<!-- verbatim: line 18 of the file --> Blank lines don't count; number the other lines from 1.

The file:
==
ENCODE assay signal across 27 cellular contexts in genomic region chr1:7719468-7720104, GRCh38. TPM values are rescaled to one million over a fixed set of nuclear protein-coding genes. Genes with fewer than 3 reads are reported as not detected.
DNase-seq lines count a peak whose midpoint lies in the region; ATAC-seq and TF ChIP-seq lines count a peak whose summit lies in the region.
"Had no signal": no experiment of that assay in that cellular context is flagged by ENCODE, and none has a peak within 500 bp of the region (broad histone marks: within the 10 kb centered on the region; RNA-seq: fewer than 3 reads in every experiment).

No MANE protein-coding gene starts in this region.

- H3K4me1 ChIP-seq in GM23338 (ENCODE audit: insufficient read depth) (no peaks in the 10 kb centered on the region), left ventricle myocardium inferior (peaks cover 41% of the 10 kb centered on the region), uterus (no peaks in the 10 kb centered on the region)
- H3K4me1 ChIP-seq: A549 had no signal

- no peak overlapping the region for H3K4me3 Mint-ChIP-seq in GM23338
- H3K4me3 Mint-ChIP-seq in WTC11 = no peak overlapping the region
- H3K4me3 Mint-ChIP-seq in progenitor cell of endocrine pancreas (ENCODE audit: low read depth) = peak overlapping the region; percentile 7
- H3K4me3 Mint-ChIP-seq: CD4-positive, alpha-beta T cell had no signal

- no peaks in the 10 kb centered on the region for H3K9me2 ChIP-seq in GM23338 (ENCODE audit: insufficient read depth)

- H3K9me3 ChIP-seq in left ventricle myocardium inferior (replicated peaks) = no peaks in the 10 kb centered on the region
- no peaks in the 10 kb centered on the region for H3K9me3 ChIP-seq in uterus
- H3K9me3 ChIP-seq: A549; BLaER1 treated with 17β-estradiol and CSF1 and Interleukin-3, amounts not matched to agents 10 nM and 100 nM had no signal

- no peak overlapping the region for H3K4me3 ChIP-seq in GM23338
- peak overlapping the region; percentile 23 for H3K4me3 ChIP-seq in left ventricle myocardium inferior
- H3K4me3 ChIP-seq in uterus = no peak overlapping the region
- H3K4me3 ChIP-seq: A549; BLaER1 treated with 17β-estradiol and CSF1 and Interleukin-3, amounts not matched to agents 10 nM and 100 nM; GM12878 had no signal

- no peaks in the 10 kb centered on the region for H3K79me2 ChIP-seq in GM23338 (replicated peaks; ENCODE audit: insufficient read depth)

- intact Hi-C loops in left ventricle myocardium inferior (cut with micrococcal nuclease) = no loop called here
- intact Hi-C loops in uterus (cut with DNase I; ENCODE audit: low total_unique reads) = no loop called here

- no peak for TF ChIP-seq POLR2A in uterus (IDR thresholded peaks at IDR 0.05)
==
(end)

- H3K4me3 ChIP-seq: A549; BLaER1 treated with 17β-estradiol and CSF1 and Interleukin-3, amounts not matched to agents 10 nM and 100 nM; GM12878 had no signal